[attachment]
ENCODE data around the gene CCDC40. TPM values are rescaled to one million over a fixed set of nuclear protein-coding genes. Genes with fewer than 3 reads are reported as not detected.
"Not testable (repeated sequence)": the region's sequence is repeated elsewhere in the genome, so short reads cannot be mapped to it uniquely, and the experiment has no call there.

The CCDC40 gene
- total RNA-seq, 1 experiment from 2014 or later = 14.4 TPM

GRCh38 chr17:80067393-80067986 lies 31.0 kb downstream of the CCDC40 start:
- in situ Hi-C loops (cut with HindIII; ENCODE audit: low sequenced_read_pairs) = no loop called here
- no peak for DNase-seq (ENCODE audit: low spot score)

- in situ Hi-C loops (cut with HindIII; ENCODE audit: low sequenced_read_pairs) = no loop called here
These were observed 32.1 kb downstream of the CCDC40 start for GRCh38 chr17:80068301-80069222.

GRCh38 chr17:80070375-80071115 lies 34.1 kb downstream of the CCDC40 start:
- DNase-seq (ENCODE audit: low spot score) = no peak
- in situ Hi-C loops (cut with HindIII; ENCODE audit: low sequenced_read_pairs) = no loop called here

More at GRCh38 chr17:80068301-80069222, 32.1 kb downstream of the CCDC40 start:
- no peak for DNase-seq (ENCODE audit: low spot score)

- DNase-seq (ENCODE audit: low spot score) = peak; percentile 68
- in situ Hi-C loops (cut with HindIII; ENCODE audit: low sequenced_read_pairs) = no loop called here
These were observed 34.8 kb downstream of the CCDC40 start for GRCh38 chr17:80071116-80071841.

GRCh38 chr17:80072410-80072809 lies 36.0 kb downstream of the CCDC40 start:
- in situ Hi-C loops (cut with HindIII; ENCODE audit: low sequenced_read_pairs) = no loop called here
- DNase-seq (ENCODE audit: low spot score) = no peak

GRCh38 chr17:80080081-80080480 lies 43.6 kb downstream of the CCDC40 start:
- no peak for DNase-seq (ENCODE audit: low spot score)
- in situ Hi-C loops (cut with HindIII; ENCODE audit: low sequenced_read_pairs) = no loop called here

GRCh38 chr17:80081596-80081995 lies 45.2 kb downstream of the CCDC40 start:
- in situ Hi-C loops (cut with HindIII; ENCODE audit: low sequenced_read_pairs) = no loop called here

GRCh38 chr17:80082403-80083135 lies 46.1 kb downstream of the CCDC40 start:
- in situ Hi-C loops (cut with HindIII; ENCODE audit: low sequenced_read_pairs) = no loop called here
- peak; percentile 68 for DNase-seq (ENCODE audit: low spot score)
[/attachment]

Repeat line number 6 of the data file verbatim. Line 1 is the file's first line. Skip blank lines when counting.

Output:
- in situ Hi-C loops (cut with HindIII; ENCODE audit: low sequenced_read_pairs) = no loop called here